25 Then Joseph gave a command to fill their sacks with grain, to restore every man’s money to his sack, and to give them provisions for the journey. Thus he did for them.
26 So they loaded their donkeys with the grain and departed from there.
27 But as one of them opened his sack to give his donkey feed at the encampment, he saw his money; and there it was, in the mouth of his sack.
28 So he said to his brothers, “My money has been restored, and there it is, in my sack!” Then their hearts failed them and they were afraid, saying to one another, “What is this that God has done to us?”
29 Then they went to Jacob their father in the land of Canaan and told him all that had happened to them, saying:
30 “The man who is lord of the land spoke roughly to us, and took us for spies of the country.
31 But we said to him, ‘We are honest men; we are not spies.
32 We are twelve brothers, sons of our father; one is no more, and the youngest is with our father this day in the land of Canaan.’
33 Then the man, the lord of the country, said to us, ‘By this I will know that you are honest men: Leave one of your brothers here with me, take food for the famine of your households, and be gone.
34 And bring your youngest brother to me; so I shall know that you are not spies, but that you are honest men. I will grant your brother to you, and you may trade in the land.’ ”
35 Then it happened as they emptied their sacks, that surprisingly each man’s bundle of money was in his sack; and when they and their father saw the bundles of money, they were afraid.
36 And Jacob their father said to them, “You have bereaved me: Joseph is no more, Simeon is no more, and you want to take Benjamin. All these things are against me.”
37 Then Reuben spoke to his father, saying, “Kill my two sons if I do not bring him back to you; put him in my hands, and I will bring him back to you.”
38 But he said, “My son shall not go down with you, for his brother is dead, and he is left alone. If any calamity should befall him along the way in which you go, then you would bring down my gray hair with sorrow to the grave.”
Their journey back home must have been over a distance of about 250 miles or more. Presumably Jacob was still living in Hebron, and Joseph’s headquarters were possibly at or near the city of Memphis, which is about 10 miles south of the present city of Cairo. Thus, the journey would take them probably about three weeks. — Morris, page 601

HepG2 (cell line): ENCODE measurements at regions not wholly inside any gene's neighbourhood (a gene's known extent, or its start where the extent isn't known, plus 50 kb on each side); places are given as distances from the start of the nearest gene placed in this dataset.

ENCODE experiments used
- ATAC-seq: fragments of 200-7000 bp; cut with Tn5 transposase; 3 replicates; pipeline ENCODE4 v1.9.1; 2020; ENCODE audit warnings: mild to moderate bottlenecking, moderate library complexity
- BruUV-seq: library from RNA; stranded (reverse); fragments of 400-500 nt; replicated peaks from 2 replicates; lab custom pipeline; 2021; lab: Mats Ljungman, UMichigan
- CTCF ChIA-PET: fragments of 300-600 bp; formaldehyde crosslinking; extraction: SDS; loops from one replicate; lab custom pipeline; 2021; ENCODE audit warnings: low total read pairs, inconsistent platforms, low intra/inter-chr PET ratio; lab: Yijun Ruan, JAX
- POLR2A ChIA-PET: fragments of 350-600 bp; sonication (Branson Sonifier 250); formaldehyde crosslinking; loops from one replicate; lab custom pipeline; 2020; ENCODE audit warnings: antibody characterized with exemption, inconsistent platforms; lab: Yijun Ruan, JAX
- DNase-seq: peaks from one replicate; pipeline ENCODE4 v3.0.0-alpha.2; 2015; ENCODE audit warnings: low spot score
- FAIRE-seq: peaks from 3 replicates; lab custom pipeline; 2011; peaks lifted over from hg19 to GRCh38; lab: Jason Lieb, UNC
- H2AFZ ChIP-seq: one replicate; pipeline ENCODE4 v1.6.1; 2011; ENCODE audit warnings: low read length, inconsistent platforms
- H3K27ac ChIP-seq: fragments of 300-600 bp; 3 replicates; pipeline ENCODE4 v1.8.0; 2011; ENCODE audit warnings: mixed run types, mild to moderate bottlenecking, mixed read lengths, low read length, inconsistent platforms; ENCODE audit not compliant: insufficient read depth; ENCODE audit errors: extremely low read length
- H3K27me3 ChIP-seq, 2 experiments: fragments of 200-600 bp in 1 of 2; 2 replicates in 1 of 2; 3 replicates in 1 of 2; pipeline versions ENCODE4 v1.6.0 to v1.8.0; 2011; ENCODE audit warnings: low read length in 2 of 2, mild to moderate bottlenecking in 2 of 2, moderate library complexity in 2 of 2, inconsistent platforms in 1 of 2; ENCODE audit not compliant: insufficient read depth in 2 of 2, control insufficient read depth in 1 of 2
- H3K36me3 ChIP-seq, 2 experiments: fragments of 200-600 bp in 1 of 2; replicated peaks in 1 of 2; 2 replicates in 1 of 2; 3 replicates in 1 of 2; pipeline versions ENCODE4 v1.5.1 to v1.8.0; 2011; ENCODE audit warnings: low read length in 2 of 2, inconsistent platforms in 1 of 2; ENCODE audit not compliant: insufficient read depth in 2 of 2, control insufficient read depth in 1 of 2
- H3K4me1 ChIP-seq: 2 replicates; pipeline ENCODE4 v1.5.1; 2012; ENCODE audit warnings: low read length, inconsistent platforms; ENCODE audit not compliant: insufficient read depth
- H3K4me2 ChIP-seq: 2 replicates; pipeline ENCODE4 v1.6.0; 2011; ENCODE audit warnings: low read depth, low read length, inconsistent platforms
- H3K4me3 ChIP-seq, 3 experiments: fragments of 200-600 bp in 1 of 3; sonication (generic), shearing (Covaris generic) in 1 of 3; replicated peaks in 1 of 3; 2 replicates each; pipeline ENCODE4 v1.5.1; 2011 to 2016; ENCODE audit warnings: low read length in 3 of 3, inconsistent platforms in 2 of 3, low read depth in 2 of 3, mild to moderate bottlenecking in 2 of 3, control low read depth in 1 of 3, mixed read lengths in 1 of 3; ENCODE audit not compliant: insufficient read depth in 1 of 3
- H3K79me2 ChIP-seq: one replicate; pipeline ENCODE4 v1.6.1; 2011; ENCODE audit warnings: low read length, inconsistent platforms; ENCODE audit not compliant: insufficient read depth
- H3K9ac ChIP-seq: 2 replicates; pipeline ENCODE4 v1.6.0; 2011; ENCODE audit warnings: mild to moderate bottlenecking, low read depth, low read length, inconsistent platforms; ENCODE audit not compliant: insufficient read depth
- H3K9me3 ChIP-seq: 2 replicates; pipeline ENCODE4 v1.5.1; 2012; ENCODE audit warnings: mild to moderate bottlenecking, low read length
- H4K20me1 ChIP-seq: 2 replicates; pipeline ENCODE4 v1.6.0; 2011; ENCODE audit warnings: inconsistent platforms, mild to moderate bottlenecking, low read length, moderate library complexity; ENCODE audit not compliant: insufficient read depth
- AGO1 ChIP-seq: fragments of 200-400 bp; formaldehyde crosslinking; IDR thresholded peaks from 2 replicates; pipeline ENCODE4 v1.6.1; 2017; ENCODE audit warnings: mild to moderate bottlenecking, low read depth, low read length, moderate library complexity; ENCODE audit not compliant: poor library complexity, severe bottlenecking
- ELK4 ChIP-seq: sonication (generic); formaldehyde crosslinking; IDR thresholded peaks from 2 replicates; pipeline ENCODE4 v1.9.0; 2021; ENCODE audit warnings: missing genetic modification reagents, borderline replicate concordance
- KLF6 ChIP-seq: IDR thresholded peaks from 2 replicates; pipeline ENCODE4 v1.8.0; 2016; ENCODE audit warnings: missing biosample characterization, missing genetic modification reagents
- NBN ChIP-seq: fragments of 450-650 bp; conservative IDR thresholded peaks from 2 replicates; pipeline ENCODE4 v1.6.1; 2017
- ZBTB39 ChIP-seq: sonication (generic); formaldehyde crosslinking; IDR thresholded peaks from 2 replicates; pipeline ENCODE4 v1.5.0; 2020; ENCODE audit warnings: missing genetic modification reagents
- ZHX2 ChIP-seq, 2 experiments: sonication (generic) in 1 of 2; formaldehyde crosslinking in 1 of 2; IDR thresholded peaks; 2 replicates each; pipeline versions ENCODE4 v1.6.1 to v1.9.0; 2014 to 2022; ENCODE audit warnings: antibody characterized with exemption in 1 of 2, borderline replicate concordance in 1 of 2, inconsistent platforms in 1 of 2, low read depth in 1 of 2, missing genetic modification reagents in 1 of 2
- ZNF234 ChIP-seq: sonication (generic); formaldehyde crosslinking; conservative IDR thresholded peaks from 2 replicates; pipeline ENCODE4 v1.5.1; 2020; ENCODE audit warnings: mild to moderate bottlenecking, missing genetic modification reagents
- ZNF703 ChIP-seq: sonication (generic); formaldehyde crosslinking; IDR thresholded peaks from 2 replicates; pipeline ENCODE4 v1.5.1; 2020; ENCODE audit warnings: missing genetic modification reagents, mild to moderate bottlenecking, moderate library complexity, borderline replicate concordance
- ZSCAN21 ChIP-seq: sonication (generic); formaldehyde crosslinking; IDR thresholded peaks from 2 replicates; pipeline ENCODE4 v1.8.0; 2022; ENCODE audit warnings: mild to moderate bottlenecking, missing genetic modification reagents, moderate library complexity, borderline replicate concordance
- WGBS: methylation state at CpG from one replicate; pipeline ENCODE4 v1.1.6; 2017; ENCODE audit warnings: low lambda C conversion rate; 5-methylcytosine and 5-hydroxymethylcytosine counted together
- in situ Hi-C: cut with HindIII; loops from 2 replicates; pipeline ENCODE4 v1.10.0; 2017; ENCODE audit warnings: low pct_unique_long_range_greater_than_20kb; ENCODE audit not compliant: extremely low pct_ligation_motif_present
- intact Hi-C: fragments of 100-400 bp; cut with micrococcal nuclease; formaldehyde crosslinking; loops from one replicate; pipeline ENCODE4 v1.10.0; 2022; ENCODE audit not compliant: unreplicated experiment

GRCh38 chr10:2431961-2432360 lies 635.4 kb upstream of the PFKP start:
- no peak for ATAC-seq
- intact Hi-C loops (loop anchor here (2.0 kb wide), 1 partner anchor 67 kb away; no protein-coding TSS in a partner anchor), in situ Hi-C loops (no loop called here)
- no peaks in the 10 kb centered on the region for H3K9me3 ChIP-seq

Their hearts failed them and they were afraid (v.28) — presumably because they believed the Egyptians would consider that they’d not paid for the grain and so had, in fact, stolen it. When the time came to return to Egypt (which they would have to do eventually to recover Simeon), the governor would have an extra thing to accuse them of.
When Jacob discovered that all his sons had money in their sacks, he reacted with horror (v.36) and expected the worst.
Jacob accused his nine sons (more truly than he knew) of having been responsible for the loss of two of his children, Joseph and Simeon, and now surely they were going to cause the loss of Benjamin also, which was more than he could bear. And not only this, if they went into Egypt with Benjamin as the man had instructed them, they could all be charged with robbery, and maybe none of them would be allowed to return! Jacob would lose his entire family … Before he could really think through the situation and regain his trust and faith in God, he cried out that everything was against him. …
Upset by his father’s distress, Reuben (typically concerned, and meaning well, but nevertheless confused and unstable) rashly promised that he would be responsible for Benjamin if Jacob would let him go with them. If anything happened to him, he assured his father, then Jacob could slay his (Reuben’s) own two sons in punishment. Exactly what satisfaction he thought his father could get out of killing two of his grandsons, after already losing his sons, is hardly clear. …
Jacob simply refused altogether to consider letting Benjamin go down to Egypt … And there the matter stood for the time being. — Morris, pages 602-603.
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